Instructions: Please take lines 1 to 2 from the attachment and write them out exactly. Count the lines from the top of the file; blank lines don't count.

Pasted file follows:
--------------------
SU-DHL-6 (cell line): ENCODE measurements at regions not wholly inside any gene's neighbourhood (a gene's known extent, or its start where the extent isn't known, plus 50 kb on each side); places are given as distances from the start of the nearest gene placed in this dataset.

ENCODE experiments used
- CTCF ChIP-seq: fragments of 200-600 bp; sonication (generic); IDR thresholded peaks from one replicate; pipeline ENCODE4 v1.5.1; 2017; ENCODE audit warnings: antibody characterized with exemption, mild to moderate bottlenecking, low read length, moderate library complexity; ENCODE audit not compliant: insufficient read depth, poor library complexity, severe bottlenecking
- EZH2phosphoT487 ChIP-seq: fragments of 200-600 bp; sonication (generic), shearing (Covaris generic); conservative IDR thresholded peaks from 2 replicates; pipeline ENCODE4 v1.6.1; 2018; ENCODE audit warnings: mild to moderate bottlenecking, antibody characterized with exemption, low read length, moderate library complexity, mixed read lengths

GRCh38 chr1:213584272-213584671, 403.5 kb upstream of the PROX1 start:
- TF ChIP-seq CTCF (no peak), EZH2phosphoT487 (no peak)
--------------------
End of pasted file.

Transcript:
SU-DHL-6 (cell line): ENCODE measurements at regions not wholly inside any gene's neighbourhood (a gene's known extent, or its start where the extent isn't known, plus 50 kb on each side); places are given as distances from the start of the nearest gene placed in this dataset.

ENCODE experiments used